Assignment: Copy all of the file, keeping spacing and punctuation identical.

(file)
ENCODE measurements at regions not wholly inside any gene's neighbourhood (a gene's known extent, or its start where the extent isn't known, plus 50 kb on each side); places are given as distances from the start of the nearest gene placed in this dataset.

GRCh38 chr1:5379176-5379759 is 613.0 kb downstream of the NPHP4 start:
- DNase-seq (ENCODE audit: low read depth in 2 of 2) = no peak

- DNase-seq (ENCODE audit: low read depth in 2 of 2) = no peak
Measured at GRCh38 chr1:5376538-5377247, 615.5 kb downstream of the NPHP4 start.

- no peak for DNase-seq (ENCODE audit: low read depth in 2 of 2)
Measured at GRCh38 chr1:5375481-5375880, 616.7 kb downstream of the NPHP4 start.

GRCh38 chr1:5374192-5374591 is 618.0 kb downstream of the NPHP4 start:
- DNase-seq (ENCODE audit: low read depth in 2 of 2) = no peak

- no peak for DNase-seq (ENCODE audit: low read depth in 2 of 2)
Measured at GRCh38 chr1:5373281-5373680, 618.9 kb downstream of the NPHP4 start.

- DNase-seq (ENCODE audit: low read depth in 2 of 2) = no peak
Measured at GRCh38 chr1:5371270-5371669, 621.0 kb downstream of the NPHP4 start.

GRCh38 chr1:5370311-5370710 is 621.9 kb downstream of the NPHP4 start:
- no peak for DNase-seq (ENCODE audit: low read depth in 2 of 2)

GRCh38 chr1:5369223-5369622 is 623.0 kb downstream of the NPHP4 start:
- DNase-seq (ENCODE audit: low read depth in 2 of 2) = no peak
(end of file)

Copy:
ENCODE measurements at regions not wholly inside any gene's neighbourhood (a gene's known extent, or its start where the extent isn't known, plus 50 kb on each side); places are given as distances from the start of the nearest gene placed in this dataset.

GRCh38 chr1:5379176-5379759 is 613.0 kb downstream of the NPHP4 start:
- DNase-seq (ENCODE audit: low read depth in 2 of 2) = no peak

- DNase-seq (ENCODE audit: low read depth in 2 of 2) = no peak
Measured at GRCh38 chr1:5376538-5377247, 615.5 kb downstream of the NPHP4 start.

- no peak for DNase-seq (ENCODE audit: low read depth in 2 of 2)
Measured at GRCh38 chr1:5375481-5375880, 616.7 kb downstream of the NPHP4 start.

GRCh38 chr1:5374192-5374591 is 618.0 kb downstream of the NPHP4 start:
- DNase-seq (ENCODE audit: low read depth in 2 of 2) = no peak

- no peak for DNase-seq (ENCODE audit: low read depth in 2 of 2)
Measured at GRCh38 chr1:5373281-5373680, 618.9 kb downstream of the NPHP4 start.

- DNase-seq (ENCODE audit: low read depth in 2 of 2) = no peak
Measured at GRCh38 chr1:5371270-5371669, 621.0 kb downstream of the NPHP4 start.

GRCh38 chr1:5370311-5370710 is 621.9 kb downstream of the NPHP4 start:
- no peak for DNase-seq (ENCODE audit: low read depth in 2 of 2)

GRCh38 chr1:5369223-5369622 is 623.0 kb downstream of the NPHP4 start:
- DNase-seq (ENCODE audit: low read depth in 2 of 2) = no peak